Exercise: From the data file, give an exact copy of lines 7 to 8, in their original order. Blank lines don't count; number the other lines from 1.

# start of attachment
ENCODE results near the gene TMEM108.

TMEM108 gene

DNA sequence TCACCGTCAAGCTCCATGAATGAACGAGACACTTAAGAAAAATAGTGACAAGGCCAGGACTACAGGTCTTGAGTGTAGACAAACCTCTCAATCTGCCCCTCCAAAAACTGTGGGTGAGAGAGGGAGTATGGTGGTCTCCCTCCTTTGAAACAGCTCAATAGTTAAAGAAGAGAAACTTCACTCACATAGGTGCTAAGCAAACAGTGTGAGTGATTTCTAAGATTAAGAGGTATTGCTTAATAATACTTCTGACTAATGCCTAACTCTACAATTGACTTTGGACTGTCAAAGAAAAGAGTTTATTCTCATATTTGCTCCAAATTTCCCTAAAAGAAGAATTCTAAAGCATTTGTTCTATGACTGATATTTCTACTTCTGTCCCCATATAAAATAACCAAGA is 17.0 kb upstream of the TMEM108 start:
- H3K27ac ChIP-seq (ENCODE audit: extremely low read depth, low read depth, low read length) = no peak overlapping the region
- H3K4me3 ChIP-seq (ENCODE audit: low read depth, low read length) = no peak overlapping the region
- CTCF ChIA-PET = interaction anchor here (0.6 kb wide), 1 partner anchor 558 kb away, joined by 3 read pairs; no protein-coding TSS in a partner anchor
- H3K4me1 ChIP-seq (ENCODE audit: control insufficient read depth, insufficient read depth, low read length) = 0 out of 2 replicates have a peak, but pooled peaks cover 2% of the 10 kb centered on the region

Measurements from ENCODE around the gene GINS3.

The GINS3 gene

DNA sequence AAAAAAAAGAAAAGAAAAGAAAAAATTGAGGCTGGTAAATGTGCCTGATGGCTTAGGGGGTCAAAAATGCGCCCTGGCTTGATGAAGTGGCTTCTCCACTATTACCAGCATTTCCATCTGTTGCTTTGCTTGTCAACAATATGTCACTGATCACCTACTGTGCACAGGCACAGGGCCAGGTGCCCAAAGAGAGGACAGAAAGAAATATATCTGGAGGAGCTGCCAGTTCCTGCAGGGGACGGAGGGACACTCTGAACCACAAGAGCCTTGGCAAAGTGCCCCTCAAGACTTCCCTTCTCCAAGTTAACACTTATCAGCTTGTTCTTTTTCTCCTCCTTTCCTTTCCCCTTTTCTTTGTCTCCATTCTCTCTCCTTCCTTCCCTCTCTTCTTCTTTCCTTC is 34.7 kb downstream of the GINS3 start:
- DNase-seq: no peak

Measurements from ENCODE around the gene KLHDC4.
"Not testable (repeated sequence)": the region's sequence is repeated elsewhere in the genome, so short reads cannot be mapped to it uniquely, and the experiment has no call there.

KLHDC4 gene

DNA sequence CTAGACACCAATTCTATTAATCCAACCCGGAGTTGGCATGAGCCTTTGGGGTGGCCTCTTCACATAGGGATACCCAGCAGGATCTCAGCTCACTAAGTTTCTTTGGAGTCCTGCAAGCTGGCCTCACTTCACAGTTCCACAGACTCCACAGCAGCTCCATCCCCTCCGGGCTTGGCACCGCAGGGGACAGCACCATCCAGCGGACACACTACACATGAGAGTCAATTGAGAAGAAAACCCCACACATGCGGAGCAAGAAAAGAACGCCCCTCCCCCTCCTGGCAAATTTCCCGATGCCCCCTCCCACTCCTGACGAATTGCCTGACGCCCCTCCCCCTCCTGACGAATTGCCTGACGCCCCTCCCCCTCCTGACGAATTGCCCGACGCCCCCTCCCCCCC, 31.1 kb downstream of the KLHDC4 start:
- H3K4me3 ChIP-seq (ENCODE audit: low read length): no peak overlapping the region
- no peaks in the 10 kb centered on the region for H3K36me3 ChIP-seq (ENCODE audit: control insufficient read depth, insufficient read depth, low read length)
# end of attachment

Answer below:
- H3K4me1 ChIP-seq (ENCODE audit: control insufficient read depth, insufficient read depth, low read length) = 0 out of 2 replicates have a peak, but pooled peaks cover 2% of the 10 kb centered on the region

Measurements from ENCODE around the gene GINS3.